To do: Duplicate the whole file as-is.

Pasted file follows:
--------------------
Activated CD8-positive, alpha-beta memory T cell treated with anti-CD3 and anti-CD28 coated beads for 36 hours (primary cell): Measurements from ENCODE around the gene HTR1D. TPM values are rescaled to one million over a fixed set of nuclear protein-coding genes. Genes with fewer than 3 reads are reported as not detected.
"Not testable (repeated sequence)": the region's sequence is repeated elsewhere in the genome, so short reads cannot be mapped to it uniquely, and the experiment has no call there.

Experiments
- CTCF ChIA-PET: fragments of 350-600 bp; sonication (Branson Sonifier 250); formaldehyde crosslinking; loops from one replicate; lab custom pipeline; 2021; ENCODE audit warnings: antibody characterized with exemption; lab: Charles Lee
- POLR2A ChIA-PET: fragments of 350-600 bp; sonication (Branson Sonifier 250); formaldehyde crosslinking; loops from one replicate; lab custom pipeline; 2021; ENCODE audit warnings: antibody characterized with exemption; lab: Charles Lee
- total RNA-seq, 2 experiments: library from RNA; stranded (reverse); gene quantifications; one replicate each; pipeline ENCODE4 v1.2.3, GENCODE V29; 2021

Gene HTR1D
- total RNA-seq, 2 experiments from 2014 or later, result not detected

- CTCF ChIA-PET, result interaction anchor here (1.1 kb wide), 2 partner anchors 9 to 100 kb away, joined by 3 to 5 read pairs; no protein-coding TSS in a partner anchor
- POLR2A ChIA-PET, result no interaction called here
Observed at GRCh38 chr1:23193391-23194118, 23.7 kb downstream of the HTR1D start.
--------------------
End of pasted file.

Activated CD8-positive, alpha-beta memory T cell treated with anti-CD3 and anti-CD28 coated beads for 36 hours (primary cell): Measurements from ENCODE around the gene HTR1D. TPM values are rescaled to one million over a fixed set of nuclear protein-coding genes. Genes with fewer than 3 reads are reported as not detected.
"Not testable (repeated sequence)": the region's sequence is repeated elsewhere in the genome, so short reads cannot be mapped to it uniquely, and the experiment has no call there.

Experiments
- CTCF ChIA-PET: fragments of 350-600 bp; sonication (Branson Sonifier 250); formaldehyde crosslinking; loops from one replicate; lab custom pipeline; 2021; ENCODE audit warnings: antibody characterized with exemption; lab: Charles Lee
- POLR2A ChIA-PET: fragments of 350-600 bp; sonication (Branson Sonifier 250); formaldehyde crosslinking; loops from one replicate; lab custom pipeline; 2021; ENCODE audit warnings: antibody characterized with exemption; lab: Charles Lee
- total RNA-seq, 2 experiments: library from RNA; stranded (reverse); gene quantifications; one replicate each; pipeline ENCODE4 v1.2.3, GENCODE V29; 2021

Gene HTR1D
- total RNA-seq, 2 experiments from 2014 or later, result not detected

- CTCF ChIA-PET, result interaction anchor here (1.1 kb wide), 2 partner anchors 9 to 100 kb away, joined by 3 to 5 read pairs; no protein-coding TSS in a partner anchor
- POLR2A ChIA-PET, result no interaction called here
Observed at GRCh38 chr1:23193391-23194118, 23.7 kb downstream of the HTR1D start.